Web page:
|Lackawanna Energy Center (1430 MW gas-fired), Pennsylvania, USA||Commonwealth Bank||70 Mt|
|Heidelberg deep water oil field, Gulf of Mexico||Commonwealth Bank||86 Mt|
|AES Corporation 1300 MW gas-fired portfolio, California, USA||Commonwealth Bank||61 Mt|
|Cricket Valley Energy Center (1100 MW gas-fired), New York, USA||NAB||52 Mt|
|CPV Fairview 1050 MW Energy Center (gas-fired), Pennsylvania, USA||Commonwealth Bank, NAB||50 Mt|
|Towantic Energy 785 MW CCGT plant, Connecticut, USA||NAB||43 Mt|
|Jawa 2 800 MW CCGT Power Plant||ANZ||42 Mt|
|Westmoreland 925 MW CCGT plant, Pennsylvania, USA||Commonwealth Bank||51 Mt|
|Black Point Power Station 550 MW additional gas-fired unit, Hong Kong||ANZ||26 Mt|
|Muara Karang 500 MW gas power plant, Indonesia||ANZ||24 Mt|
Total lifetime emissions of new projects financed by each bank since 2°C commitments
Putting renewables lending in perspective
When challenged over their immense financial support for fossil fuels, banks often point to renewable energy lending as a defence. But lending to renewables does not excuse or cancel out funding for dirty alternatives. Every dollar to fossil fuels locks in more harmful emissions, which can’t be undone.
Even since their 2°C commitments, the big four have loaned three and a half times as much to fossil fuels as renewables. During that time, ANZ had by far the worst lending ratio of the big four, providing $6.80 to fossil fuels for every dollar loaned to renewable energy. Astoundingly, ANZ has loaned even more to coal than renewables since committing to 2°C.
CommBank’s lending ratio of $4.15 : $1.00 is completely inconsistent with it’s promise to “play a role in supporting the transition to a low carbon economy.”
Westpac has loaned over three and a half times as much to fossil fuels than renewables since it’s Paris commitment.
While NAB’s fossil fuels to renewables ratio was the best of the big four banks, it still favoured dirty power sources. What’s worse, the bank’s ratio has tipped further towards fossil fuels since we last conducted this comparison at the end of 2016.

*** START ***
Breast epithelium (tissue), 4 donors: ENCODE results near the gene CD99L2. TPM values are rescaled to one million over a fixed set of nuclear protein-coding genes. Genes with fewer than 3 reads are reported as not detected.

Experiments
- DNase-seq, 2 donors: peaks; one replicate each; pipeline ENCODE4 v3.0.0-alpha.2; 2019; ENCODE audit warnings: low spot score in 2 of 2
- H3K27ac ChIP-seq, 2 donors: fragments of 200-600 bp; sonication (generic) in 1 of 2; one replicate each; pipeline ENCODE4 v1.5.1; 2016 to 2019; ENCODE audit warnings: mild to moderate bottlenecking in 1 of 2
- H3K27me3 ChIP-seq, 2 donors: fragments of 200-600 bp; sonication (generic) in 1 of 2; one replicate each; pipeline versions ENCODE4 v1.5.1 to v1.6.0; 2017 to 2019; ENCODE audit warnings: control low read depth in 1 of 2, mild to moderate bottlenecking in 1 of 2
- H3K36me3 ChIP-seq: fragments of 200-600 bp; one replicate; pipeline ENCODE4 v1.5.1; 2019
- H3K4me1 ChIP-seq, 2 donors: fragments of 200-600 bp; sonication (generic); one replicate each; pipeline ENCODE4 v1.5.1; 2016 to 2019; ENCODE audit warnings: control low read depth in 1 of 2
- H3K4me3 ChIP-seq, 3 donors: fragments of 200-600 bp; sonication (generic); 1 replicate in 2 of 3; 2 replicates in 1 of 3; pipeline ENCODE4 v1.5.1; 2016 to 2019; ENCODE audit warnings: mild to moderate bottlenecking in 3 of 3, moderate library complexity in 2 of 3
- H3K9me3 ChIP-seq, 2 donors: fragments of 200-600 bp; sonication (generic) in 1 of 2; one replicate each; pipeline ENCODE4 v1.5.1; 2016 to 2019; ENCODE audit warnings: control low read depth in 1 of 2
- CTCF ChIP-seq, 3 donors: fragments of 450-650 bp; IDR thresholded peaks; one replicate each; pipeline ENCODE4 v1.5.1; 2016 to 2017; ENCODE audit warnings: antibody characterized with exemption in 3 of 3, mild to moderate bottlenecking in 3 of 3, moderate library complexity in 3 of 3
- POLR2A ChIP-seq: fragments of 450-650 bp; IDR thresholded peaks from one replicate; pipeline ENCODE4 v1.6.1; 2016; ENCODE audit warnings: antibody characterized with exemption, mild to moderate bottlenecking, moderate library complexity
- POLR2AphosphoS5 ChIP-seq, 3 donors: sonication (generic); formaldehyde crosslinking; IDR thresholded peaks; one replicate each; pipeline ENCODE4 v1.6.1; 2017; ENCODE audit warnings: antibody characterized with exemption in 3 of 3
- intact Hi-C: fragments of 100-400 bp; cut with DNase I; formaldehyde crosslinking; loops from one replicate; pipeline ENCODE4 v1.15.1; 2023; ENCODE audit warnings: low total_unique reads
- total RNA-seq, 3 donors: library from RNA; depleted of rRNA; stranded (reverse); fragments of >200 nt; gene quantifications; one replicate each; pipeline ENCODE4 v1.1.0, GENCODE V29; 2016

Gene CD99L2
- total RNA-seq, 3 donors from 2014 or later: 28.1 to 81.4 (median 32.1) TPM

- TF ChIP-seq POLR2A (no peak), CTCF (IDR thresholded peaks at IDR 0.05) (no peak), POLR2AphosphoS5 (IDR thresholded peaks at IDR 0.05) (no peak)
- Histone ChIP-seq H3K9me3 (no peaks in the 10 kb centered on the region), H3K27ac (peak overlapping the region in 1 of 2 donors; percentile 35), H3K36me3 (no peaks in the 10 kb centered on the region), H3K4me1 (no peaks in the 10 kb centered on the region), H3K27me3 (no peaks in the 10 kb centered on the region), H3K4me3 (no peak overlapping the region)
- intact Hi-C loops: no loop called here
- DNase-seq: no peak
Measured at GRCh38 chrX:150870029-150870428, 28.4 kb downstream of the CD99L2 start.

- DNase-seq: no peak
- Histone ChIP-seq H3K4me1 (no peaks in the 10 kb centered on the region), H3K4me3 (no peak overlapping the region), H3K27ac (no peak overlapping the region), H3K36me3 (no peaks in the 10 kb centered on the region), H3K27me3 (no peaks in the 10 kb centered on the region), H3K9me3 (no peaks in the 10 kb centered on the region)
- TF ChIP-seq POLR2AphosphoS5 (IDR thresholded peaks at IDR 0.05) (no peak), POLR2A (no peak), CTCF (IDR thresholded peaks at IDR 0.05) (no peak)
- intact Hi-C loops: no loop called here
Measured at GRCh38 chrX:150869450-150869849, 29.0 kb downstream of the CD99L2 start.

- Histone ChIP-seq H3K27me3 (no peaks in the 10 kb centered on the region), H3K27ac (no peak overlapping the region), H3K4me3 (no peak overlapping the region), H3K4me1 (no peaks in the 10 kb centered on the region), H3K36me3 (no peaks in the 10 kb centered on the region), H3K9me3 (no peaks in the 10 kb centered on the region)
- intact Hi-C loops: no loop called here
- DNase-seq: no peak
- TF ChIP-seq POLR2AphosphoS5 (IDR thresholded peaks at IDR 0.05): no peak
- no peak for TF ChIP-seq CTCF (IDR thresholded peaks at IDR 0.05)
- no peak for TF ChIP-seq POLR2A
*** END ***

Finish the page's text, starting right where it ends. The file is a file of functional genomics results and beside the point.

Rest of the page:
Direct funding for new coal projects has dried up
Encouragingly, the banks haven’t directly financed a single new coal project since committing to support the 2°C warming limit. We’ve also seen a considerable drop off in lending to the coal sector in general over recent years. In 2015, more than $3 billion flowed from the big four banks to the coal sector, but that figure was cut in half in 2016.
From 1 January 2017 to 30 June 2017, the banks loaned just $99 million to coal projects and companies. But a huge refinancing for the Newcastle Coal Infrastructure Group (NCIG), which owns and the world’s biggest coal port at Newcastle, saw total 2017 lending to coal jump to $458 million in July.
It seems direct finance for new coal projects is a thing of the past, but money is still flowing from our banks to the coal industry. Existing coal mines, transport infrastructure, and power stations still have the emissions potential to push us beyond 2°C, while a number of coal companies are actively looking to expand their operations, often with the financial support of our big four banks.
These include the likes of Glencore, which is actively seeking to expand coal mining operations, and has received loans from all four big banks since their 2°C commitments.
Indian companies Rural Electrification Corporation and Tata Power are both trying to expand their coal power capacity, and have been financially supported by ANZ in the last 18 months.
Every deal that enables coal projects and their operators to extend their scale or lifetime, reduces our chances of meeting the Paris Agreement. So, on top of categorically ruling out any project finance for new coal ventures, we need our banks to end corporate financing for companies looking to expand their coal operations and actively manage down their exposure to existing coal projects.